Kanazawa has been a city of local specialties since ancient times. Here are 5 restaurants where you can enjoy those traditional flavors.
Kanazawa is called the region with the best oden in Japan, called "Kanazawa oden." Oden is a dish made of different ingredients like eggs, daikon radish, fried tofu, etc. stewed in a soy sauce-based broth. You can try Kanazawa oden at Kuroyuri, not far from JR Kanazawa Station. It's been in business for 50 years, and their best-known dish is the oden stewed in a salt-based broth. Their most popular ingredients are those unique to Kanazawa oden, like kuruma-bu (wheel-shaped seitan) (150 JPY) and whelk (380 JPY). The Hakusan Katatofu (420 JPY) is a traditional type of tofu that has been made in Ishikawa since ancient times. Even though it's tofu, it has texture to it and you can eat it like sashimi. This restaurant also has a wide variety of liquors, focusing on sake, so this is a perfect place to have a drink with some oden if you have some time when you arrive or are leaving Kanazawa.
This Japanese restaurant has been in business for more than 100 years. You can enjoy Kanazawa local cuisine surrounded by the retro interior. If you go here, you must try the jibuni (840 JPY). It's one of Kanazawa's representative meals, and it's made from stewing duck, seitan, vegetables, and other ingredients in soy sauce, sugar, and other seasonings. The richness of the duck and the sweetness of the vegetables match well with the thick Japanese-style broth. There's also the jibunabe (2,604 JPY), which is an original menu that makes a stew out of jibuni. This is definitely a luxurious menu that lets you indulge in jibuni. There's also the fried white shrimp (735 JPY), a type of shrimp that's called the jewel of the sea thanks to its transparency, as well as the grilled rosy seabass (price depends on season), which is fatty and delicious. You can try all sorts of Kanazawa regional cuisine here!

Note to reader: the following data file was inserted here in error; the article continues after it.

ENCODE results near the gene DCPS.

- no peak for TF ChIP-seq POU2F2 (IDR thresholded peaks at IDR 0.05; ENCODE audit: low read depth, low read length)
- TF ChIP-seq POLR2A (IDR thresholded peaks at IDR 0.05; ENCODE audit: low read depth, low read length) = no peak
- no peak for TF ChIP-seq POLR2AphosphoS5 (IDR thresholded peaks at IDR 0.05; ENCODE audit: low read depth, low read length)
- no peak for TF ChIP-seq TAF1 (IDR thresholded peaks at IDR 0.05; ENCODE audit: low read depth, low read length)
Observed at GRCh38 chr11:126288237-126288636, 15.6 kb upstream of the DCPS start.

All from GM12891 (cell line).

3. Cho-Hachi Kanazawa Ekimae Branch
This izakaya (drinking establishment) serves regional cuisine, focusing mostly on seafood and sushi. Sushi is often made in Kanazawa homes for events like festivals, and oshisushi (pressed sushi) and bousushi (pressed, round sushi) are popular. The broiled rosy seabass bousushi (1,680 JPY (excl. tax)) is made so the rosy seabass is easy to eat, and it's this branch's pride. Another recommendation is the Kaga lotus root hasumushi (880 JPY (excl. tax)). It's a common local specialty, and it's made by steaming grated lotus root on eggs and other ingredients. The lotus root stays crunchy even as the eggs have steamed into soft dumplings. They cover it in a Japanese-style thick, starchy sauce to create a delicious meal! Please definitely try this Kanazawa specialty.
4. DAIMYO JAYA
DAIMYO JAYA is a traditional restaurant where you can eat a kaiseki course meal with crab or rosy seabass depending on the season. They offer genuine Japanese meals surrounded by Japanese aesthetics. Lunch sets start at 1,500 JPY (excl. tax), and dinner kaiseki starts at 4,000 JPY (excl. tax), but something you should definitely try in the upcoming season is the rosy seabass steak Kaga kaiseki course (6,000 JPY (excl. tax)). From April to October, you can enjoy all sorts of local cuisine like rosy seabass steak, jibuni, and hasumushi. Rosy seabass is a high-class fish often called the "toro of whitefish" thanks to its fattiness. When cooked as a steak with soy sauce and butter, the fragrant fat makes it an exquisite feast! This is a meal that's worth splurging on.
5. Saryo Fumuroya
Saryo Fumuroya is Japan's first seitan specialty restaurant. Seitan is often used in Japanese cuisine in dishes like stews and soups. Kaga Seitan is a brand of seitan from Kanazawa, and this restaurant is run by Fumuroya, the company that makes it. The Fukubakozen (2,592 JPY (incl. tax)) uses soft, rich raw seitan, crunchy fried seitan, seitan stewed in jibuni, and more to make a set meal that's made almost entirely of seitan. You can enjoy a variety of textures based on the cooking techniques and type of seitan. There are also sweets like seitan anmitsu (810 JPY (incl. tax)), which is a dessert made with syrup and sweets, and seitan zenzai (778 JPY (incl. tax)), a dessert made with sweet red bean paste, so you can also stop by and enjoy this restaurant as a cafe.
Kanazawa has plenty of regional cuisine restaurants where you can enjoy fresh ingredients and traditional flavors. Please try them when you visit.
*Please note that the information in this article is from the time of writing or publication and may differ from the latest information.
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